Apple iPhone alarm problems persist worldwide for a third day
Many iPhone owners took to social-media websites such as Facebook and Twitter to sound off on sleeping in, arriving late to work and even missing meetings and planes after recurring alarms set in the iPhone's Clock application failed to go off this morning.
Twitter user @AshleyMGreene wrote "Really iPhone!? Not a good way to start the year off with a phone who's alarm doesn't go off. Good thing my ringer was realllly high this AM."
A tweet from @pattikurtz said "Woke up VERY late this am. Just found out that the iPhone's alarm app is broke!"
To which user @mjbehrendt replied, "Steve just thought you needed more sleep."
A fake Steve Jobs account, @ceoSteveJobs has found a lot of inspiration in the alarm problems, tweeting "Sorry about the iPhone alarm glitch. We had absolutely no way to prepare for 2011" and "Apple Stores will open on a two-hour delay tomorrow to let employees sleep in. This is in no way related to the iPhone alarm clock glitch."
For some users, Monday was the third day in a row of faulty iPhone recurring alarms.
Other users have reported that the alarms work fine, as long as the alarm is manually reset each night and not a recurring alarm.
The problem has not been limited to the iPhone but has also been seen in other Apple products such as the iPod, according to Reuters.
Apple officials were unavailable for comment on Monday.
Carolina Milanesi, a tech analyst at Garnet, said the alarm problems were a bother but not one that would keep people from buying an iPhone.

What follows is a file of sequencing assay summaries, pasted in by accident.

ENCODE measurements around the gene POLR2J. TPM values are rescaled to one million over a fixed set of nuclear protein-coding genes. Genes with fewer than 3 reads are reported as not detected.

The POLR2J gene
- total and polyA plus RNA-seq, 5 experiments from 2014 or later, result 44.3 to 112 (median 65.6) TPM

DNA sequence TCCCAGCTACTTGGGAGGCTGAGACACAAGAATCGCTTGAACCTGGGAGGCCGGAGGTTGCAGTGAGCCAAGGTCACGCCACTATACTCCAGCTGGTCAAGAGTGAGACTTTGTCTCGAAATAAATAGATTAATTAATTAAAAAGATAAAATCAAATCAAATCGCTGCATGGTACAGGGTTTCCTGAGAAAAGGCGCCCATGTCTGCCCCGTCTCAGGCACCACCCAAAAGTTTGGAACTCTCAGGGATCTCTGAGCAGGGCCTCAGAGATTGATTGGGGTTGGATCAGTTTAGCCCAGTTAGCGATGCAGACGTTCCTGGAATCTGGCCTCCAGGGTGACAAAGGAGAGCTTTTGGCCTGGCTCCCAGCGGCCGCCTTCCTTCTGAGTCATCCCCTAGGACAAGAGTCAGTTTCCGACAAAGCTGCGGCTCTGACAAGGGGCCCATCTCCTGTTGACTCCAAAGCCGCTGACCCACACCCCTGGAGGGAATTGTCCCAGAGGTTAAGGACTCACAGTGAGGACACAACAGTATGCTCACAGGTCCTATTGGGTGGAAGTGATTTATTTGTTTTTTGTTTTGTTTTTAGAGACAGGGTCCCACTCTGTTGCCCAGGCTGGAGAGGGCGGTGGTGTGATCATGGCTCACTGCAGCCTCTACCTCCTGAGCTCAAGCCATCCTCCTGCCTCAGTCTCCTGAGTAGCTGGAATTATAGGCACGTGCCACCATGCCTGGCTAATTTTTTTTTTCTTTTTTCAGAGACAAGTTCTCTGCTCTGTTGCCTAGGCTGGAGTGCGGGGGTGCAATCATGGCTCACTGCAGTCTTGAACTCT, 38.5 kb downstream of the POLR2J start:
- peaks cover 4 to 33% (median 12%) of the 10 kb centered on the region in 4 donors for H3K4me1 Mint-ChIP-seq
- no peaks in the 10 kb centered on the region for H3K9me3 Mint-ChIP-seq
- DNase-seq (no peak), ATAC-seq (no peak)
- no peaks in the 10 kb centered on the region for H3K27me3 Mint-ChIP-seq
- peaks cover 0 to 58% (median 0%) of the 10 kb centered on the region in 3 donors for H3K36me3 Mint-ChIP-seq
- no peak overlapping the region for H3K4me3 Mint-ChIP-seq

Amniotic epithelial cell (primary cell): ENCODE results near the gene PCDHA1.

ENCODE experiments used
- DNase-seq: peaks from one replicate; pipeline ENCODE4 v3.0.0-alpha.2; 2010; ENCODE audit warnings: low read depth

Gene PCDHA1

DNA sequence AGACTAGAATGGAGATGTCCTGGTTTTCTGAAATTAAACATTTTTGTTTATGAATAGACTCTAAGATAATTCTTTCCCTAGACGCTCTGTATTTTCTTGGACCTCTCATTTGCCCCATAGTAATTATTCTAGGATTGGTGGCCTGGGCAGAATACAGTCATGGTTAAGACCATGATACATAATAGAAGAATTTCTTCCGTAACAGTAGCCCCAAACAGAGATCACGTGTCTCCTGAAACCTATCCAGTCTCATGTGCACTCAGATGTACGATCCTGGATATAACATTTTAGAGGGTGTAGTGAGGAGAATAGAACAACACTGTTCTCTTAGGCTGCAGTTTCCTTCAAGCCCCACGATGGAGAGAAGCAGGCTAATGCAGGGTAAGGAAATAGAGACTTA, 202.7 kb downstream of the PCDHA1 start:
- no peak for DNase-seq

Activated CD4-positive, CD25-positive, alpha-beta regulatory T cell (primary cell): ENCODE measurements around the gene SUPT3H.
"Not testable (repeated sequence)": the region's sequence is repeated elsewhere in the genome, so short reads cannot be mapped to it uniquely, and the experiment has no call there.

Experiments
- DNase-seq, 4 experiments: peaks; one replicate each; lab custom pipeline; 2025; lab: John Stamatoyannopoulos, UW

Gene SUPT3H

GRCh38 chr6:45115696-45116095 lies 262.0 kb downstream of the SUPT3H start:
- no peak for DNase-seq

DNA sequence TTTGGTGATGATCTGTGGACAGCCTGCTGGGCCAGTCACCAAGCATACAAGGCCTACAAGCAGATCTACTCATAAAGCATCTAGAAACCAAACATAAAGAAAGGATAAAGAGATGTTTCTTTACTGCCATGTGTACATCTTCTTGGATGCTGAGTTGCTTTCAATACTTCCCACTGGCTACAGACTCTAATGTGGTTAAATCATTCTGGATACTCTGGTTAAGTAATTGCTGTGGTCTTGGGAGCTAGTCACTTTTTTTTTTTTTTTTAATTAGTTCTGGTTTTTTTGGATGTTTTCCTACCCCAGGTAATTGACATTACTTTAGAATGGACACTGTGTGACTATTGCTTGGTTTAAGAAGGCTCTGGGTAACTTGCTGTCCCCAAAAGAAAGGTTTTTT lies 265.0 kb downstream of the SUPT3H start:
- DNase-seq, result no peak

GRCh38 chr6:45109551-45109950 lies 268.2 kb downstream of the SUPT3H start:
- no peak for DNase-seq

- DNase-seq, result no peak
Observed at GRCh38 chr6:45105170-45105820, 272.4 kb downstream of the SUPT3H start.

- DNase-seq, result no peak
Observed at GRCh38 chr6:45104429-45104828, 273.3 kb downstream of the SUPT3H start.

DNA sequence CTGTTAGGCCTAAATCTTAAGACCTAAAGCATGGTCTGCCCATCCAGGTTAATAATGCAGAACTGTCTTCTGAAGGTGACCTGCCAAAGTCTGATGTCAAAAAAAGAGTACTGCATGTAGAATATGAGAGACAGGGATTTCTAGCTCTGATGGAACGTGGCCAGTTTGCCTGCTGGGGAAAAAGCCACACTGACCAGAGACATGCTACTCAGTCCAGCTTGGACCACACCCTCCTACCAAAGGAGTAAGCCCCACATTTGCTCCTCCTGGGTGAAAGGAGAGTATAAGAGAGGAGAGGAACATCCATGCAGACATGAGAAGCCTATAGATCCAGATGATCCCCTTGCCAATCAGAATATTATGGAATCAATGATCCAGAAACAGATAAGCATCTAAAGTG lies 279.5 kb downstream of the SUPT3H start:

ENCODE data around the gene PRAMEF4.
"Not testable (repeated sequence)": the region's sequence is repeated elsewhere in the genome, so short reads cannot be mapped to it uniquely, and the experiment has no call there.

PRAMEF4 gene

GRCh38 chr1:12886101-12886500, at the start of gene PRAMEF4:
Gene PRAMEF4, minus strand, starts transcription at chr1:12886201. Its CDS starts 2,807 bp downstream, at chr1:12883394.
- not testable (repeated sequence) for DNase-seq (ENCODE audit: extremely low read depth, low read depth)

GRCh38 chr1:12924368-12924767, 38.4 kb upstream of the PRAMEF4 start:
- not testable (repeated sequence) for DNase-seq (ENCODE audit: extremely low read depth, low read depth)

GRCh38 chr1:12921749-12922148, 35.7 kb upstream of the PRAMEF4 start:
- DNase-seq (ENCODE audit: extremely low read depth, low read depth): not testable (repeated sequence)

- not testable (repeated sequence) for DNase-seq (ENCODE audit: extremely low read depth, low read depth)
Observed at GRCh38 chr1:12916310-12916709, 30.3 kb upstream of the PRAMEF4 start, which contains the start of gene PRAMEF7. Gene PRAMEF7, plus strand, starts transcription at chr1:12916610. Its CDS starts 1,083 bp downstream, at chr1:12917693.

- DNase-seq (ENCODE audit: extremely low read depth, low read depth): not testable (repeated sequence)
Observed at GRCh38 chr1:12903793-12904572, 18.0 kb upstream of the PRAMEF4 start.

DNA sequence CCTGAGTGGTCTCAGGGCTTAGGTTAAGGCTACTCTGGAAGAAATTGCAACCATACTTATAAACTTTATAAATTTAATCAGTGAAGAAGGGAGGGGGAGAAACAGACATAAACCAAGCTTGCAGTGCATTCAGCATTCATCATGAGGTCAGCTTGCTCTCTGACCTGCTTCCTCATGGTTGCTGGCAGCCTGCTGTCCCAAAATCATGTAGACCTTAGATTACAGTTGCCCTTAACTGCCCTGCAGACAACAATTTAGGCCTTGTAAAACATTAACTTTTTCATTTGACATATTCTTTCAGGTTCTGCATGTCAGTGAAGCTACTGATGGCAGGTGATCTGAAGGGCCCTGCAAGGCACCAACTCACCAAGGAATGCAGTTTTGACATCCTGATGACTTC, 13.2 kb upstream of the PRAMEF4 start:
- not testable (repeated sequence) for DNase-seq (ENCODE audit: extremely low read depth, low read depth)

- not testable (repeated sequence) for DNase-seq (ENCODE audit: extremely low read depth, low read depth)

"Apple certainly needs to fix it as soon as possible, but I doubt this will impact sales or reflect negatively on Apple itself," Milanesi told Reuters.
The alarm problems aren't the first time Apple's fourth-generation iPhone has had widespread functional problems. The first came last July after the iPhone 4 was released and antenna problems were discovered by users and the media.
The antenna problems, which were caused by contact between a user's hand and the iPhone 4's antenna, located in a metal band around the outside of the phone, resulted in Apple calling a press conference at which the company announced it was giving away "bumpers" to prevent signal problems.
Mark Papermaster, Apple's senior vice president of iPhone and iPod hardware engineering, left the company during the height of the antenna problems, which were given the nickname "antennagate."
-- Nathan Olivarez-Giles
Image: Screenshot of Apple's alarm in the Clocks app. Credit: Nathan Olivarez-Giles/Los Angeles Times